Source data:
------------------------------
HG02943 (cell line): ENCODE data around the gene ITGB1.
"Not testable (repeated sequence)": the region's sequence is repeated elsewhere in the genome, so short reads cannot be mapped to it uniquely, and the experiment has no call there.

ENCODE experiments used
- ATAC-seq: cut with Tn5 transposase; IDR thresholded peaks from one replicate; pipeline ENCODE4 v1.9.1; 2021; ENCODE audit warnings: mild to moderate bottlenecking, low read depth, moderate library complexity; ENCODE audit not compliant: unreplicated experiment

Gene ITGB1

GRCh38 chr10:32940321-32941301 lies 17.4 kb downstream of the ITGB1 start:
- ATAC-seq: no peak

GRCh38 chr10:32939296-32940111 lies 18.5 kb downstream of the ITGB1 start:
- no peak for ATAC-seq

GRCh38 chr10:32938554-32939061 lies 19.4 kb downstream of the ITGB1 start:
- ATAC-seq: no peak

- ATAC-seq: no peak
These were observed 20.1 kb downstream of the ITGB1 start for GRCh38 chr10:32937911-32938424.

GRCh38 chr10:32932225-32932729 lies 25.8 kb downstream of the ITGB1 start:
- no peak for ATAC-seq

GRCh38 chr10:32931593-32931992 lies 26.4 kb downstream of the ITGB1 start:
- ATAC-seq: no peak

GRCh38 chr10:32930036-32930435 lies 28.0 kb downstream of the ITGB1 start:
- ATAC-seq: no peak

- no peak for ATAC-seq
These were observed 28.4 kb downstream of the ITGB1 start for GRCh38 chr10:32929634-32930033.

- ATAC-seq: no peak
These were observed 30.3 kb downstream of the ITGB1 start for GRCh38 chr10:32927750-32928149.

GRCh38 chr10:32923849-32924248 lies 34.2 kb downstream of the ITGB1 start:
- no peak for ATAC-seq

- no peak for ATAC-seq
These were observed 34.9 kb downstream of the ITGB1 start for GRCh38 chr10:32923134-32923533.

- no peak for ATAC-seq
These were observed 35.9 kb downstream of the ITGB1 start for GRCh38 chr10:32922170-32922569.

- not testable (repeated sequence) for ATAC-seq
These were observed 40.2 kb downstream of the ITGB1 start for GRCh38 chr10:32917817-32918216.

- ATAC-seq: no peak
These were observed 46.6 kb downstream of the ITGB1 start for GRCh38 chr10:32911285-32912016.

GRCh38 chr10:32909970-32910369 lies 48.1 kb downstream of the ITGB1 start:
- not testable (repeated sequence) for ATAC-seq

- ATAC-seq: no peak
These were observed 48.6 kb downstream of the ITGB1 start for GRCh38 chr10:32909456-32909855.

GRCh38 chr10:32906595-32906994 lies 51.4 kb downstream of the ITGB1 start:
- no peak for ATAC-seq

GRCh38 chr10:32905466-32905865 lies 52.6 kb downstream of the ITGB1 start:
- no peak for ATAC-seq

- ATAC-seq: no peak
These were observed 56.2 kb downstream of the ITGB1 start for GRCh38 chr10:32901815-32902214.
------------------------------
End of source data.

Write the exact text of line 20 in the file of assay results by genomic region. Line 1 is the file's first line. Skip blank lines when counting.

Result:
- no peak for ATAC-seq